To the unaccustomed player, the biannual basketball tournament held at Richard Grossley Junior High School—better known as IS-8 (as in Intermediate School 8)—can be intimidating. For starters, it's a taxing trip to the Jamaica, Queens-located school; without the aid of a car, the journey from the nearest NYC borough can take over an hour.

Added to the stress of reaching the school is the actual size of IS-8’s gym. Its physical dimensions give off the vibe of an era where fouls were only called if blood was drawn. Translation: The tournament has an old-school feel. In the 40 years that IS-8’s founder, Pete Edwards, has been watching basketball at the school, the gym’s physical dimensions have only changed slightly. “When I was a kid, the gym was even smaller," he says. "At one point, I extended the floor on each sideline another two feet to make more room.” Second translation: The crowd is intimate—and vocal.

And then there is the nature of the tournament’s slogan: Bring Your Game, Not Your Name. The six-word mantra, coined by Edwards in the early 1980s when the tournament was in its beginning stages, is everywhere. From the coaches who evoke it on the benches, to Edwards and the other MCs who spontaneously create nicknames while also providing occasional commentary, to even the final words when one reaches Edwards’ voicemail, the phrase is simple and direct: If you don’t show up to play, you will be embarrassed and everyone will know about it. However, Fordham coach Tom Pecora says Edwards is very respectful when he calls a kid out. Take, for instance, the NBA’s current king, LeBron James. The superstar was a highly regarded 17-year-old when he showed up in Jamaica in 2002.  The IS-8 masses knew James could play but, in Edwards’ words, “weren’t scared of him.” James only scored 15 points in two games and did not have a nickname-worthy run.

That history and environment will permeate throughout this spring season and while local NYC kids play through the two-month grind to make it to the 'primised land' - the IS 8 Semifinals and Championship - some teams have a history of bringing in the best players from around the country (like LeBron) for the finale. In fact, everyone remains tight-lipped about who might show up on the court this season.

Though most acknowledge that IS-8 as we know it started in 1984, the gym has been home to basketball tournaments since the early 1970s. As a child, Edwards recalls watching the adult leagues that paced the court and vividly recalls officials being forced to bend back rims after an Al Skinner dunk. After graduating college, Edwards returned to the neighborhood that, he says, was in sore need of a recreational outlet. So with the help of the a city councilman, Edwards was able to form a tournament for kids in the area.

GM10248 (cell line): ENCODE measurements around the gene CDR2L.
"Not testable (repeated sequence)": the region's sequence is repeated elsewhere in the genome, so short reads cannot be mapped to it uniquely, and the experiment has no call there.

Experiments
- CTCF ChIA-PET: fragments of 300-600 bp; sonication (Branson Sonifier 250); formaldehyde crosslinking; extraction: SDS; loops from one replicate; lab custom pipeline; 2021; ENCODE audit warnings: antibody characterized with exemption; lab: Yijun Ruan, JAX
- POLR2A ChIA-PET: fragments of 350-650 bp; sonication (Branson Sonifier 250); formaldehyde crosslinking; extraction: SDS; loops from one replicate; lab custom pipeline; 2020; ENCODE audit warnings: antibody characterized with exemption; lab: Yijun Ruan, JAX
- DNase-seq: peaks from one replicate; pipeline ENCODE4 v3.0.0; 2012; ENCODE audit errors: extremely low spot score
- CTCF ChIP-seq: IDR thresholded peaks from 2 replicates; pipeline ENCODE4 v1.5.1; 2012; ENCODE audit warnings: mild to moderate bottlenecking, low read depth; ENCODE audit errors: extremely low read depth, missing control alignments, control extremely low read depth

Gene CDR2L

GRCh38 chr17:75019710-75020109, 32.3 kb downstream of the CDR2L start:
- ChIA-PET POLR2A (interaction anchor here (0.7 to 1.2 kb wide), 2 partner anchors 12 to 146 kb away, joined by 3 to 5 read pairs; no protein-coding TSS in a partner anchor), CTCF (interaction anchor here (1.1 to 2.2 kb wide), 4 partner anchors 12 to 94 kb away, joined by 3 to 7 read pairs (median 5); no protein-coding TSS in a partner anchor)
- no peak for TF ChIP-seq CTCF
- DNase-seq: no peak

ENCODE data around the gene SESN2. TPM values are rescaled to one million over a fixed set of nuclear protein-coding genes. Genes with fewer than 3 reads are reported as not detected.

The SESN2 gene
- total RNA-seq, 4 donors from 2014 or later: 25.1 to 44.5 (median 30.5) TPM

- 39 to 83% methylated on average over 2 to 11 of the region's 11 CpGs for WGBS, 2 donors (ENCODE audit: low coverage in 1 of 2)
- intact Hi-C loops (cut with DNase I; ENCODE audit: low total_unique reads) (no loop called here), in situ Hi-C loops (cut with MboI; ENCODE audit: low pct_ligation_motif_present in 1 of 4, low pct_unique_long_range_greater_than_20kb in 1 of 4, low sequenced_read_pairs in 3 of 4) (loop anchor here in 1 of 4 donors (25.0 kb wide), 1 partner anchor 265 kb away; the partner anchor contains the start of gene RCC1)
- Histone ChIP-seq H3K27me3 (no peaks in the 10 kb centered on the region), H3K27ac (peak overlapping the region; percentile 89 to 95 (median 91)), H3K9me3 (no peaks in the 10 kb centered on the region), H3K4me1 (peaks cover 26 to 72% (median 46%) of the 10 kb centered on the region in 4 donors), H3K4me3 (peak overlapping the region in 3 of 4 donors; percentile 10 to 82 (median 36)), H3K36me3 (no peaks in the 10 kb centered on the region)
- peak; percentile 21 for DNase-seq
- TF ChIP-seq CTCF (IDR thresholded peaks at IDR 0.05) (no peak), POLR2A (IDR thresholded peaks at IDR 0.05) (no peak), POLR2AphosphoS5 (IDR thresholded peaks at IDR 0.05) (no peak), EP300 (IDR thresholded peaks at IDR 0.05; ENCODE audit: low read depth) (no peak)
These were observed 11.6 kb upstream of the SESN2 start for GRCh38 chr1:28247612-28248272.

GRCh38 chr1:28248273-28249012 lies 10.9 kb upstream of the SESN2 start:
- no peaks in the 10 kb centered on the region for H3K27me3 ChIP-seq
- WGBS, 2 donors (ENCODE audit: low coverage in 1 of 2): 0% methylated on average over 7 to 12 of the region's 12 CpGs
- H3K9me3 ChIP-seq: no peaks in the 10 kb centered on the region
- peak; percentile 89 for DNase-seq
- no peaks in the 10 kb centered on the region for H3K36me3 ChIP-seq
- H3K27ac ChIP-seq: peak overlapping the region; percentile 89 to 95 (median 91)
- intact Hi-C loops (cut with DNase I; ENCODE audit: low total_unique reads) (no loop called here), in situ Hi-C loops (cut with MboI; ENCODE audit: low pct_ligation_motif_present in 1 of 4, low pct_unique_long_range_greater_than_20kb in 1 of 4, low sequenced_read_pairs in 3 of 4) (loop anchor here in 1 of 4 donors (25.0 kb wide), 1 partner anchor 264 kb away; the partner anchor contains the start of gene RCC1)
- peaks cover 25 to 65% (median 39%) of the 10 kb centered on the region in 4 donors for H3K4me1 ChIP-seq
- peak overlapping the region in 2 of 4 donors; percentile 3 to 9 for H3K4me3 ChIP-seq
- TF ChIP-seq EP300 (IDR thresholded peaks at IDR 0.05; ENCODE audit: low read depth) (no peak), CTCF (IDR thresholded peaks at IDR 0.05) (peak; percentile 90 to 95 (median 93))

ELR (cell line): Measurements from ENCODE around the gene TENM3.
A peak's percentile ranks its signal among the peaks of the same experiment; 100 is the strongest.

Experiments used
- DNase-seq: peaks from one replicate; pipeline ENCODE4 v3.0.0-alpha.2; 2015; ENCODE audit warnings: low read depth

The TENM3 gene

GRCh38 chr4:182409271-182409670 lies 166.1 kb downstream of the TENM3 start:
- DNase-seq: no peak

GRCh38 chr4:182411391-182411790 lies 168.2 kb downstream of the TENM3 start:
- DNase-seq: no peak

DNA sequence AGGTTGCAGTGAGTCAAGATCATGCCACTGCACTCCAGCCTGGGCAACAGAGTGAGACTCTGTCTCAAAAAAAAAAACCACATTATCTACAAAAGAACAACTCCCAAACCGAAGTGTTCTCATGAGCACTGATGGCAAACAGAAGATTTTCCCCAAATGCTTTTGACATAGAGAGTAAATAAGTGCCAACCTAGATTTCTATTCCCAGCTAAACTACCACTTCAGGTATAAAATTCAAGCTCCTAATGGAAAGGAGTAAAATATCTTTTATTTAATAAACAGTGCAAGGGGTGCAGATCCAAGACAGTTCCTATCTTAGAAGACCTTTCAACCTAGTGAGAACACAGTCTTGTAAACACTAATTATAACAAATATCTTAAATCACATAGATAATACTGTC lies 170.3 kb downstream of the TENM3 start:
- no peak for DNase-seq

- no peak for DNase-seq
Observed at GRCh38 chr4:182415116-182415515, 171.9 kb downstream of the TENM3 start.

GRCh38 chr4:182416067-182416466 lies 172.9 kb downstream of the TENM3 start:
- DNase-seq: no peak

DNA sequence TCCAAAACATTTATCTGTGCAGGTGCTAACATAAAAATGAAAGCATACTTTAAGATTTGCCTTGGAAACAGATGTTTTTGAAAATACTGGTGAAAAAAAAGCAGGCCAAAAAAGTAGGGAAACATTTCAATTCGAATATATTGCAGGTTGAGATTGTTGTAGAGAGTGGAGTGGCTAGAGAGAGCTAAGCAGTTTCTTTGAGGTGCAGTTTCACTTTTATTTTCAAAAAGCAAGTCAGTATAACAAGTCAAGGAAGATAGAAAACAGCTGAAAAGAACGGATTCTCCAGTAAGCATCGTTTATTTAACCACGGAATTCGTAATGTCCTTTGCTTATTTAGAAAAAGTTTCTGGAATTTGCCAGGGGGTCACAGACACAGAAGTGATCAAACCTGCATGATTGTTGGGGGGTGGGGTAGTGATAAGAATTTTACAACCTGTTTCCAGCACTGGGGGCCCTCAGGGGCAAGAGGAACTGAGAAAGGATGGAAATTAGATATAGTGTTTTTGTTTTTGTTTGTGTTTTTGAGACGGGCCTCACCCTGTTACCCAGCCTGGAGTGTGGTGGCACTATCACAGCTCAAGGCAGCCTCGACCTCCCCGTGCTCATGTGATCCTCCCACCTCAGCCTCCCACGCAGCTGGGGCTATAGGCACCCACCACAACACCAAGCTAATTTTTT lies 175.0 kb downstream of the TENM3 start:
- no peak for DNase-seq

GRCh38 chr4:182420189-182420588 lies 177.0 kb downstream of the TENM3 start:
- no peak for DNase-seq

Edwards’ intentions were noble but the tournament circa 2011 is in not reflective of what was around in the early 80s. Simply put, just like the gym, the tournament was a small affair back then. “I grew up in Long Island,” says Gary Charles, the New York Panthers’ director and coach of the outfit’s IS-8 squad. “Pete Edwards or someone tried to reach out to me but I had never really heard of IS-8 before.” Charles and the rest of the NYC-area based coaches quickly learned, though, that Edwards’ tournament was a must-attend event. “One of the first summers we played, we sent a younger team to play and they got their butts kicked. We realized this was a good tournament. We needed to bring the big boys,” recalls Charles.

And that has led to incredible growth. LeBron's team—Juice All-Stars, coached by Lincoln H.S.'s Tiny Morton—included Sebastian Telfair, Chris Taft (Pittsburgh), Ramel Bradley (Kentucky) and Jermareo Davidson (Alabama). They lost to a team coached by Charles that included Daryl "Showtime" Hill (St. John's), Taequan Dean (Louisville) and the Villanova trio of Curtis Sumpter, Allan Ray and Jason Fraser, which came back from 22 down.

Over the past five years, the event has continued to morph into a national affair. LeBron’s attendance in 2002 was just the tip of IS-8 becoming nationally relevant; the big deal came in 2006, when half of the UConn’s 2006 recruiting class (Hasheem Thabeet, Stanley Robinson, Jerome Dyson and Doug Wiggins)—all from outside NYC—faced off against Wayne Ellington and Gerald Henderson, high school teammates in Philly who went on to UNC and Duke, respectively. The even draws plenty of talent in the crowd;  “We never did advertising,” says Edwards. “But it’s more national now. Players and coaches hear the word all over because they all want to come to New York to play.”

Charles agrees with Edwards’ assessment and believes the proliferation of future college teammates on the IS-8 court has helped ease college coaches’ anxieties about not being able to attend each weekend. “When I saw Thabeet play in those 2006 games, I called a UConn assistant and told him not to worry if Josh Boone declared early for the draft. They didn’t need him; Thabeet was going to be that good,” remembers Charles.

All the buzz raises the question of what Edwards might do next. Could he give up his day job with the New York Housing Authority to pursue a full-time career running other basketball-related endeavors? No way, says Edwards. "At work, I am still called Mr. Edwards. I wear a shirt and tie and I don’t see that changing any time soon."